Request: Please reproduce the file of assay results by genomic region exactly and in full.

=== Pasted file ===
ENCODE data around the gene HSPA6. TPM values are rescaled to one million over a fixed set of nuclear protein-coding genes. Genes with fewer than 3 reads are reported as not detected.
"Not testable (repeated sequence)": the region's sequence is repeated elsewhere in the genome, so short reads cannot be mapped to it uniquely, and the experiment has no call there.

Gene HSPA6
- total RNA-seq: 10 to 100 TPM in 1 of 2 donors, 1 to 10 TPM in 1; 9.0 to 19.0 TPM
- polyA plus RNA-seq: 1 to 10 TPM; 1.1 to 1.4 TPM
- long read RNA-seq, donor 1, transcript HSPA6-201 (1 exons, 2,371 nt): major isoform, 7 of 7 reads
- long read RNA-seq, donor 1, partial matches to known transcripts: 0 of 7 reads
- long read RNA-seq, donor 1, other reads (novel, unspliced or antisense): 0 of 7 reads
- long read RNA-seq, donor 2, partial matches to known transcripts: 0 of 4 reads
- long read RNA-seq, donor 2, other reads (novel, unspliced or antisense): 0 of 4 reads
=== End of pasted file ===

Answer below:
ENCODE data around the gene HSPA6. TPM values are rescaled to one million over a fixed set of nuclear protein-coding genes. Genes with fewer than 3 reads are reported as not detected.
"Not testable (repeated sequence)": the region's sequence is repeated elsewhere in the genome, so short reads cannot be mapped to it uniquely, and the experiment has no call there.

Gene HSPA6
- total RNA-seq: 10 to 100 TPM in 1 of 2 donors, 1 to 10 TPM in 1; 9.0 to 19.0 TPM
- polyA plus RNA-seq: 1 to 10 TPM; 1.1 to 1.4 TPM
- long read RNA-seq, donor 1, transcript HSPA6-201 (1 exons, 2,371 nt): major isoform, 7 of 7 reads
- long read RNA-seq, donor 1, partial matches to known transcripts: 0 of 7 reads
- long read RNA-seq, donor 1, other reads (novel, unspliced or antisense): 0 of 7 reads
- long read RNA-seq, donor 2, partial matches to known transcripts: 0 of 4 reads
- long read RNA-seq, donor 2, other reads (novel, unspliced or antisense): 0 of 4 reads